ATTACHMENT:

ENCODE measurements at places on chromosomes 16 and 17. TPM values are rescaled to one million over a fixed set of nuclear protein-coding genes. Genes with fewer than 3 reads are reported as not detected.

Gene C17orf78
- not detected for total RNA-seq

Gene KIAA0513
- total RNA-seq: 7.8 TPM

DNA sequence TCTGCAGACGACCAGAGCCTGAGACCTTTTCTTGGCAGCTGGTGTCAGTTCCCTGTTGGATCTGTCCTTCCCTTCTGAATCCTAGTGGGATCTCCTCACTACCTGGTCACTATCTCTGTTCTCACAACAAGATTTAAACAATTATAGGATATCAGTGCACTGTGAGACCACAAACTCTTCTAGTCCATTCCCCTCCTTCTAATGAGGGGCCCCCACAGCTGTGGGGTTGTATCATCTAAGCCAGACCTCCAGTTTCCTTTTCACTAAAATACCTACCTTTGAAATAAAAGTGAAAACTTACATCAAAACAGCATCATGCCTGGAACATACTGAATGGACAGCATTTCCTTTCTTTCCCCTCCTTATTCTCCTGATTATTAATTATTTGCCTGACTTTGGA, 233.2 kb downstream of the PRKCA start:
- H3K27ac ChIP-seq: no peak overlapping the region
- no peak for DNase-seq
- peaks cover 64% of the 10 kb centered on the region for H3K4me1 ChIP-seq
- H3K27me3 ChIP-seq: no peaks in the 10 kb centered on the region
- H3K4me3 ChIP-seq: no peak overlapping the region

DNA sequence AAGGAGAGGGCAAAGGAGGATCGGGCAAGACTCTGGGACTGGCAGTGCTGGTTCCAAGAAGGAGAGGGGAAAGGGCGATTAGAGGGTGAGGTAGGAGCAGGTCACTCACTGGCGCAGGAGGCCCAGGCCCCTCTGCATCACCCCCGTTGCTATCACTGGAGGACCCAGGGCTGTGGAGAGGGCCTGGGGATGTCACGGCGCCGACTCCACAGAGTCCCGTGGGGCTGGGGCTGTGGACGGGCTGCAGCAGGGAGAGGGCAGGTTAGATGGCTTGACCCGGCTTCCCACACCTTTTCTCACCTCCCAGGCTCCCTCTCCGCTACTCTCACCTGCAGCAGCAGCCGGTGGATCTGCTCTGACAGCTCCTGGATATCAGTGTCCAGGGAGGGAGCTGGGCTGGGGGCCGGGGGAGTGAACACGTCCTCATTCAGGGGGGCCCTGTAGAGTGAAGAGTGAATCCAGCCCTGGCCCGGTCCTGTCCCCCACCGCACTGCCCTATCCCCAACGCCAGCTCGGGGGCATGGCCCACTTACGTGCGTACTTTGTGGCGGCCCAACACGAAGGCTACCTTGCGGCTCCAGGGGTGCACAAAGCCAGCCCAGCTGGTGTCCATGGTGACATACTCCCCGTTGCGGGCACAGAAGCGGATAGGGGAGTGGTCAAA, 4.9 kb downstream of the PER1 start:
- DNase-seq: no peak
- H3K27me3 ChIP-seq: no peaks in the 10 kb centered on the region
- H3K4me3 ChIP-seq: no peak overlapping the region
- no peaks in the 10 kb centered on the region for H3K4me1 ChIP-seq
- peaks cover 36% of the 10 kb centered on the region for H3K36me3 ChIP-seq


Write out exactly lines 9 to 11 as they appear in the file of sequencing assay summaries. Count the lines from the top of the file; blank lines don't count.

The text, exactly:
- peaks cover 64% of the 10 kb centered on the region for H3K4me1 ChIP-seq
- H3K27me3 ChIP-seq: no peaks in the 10 kb centered on the region
- H3K4me3 ChIP-seq: no peak overlapping the region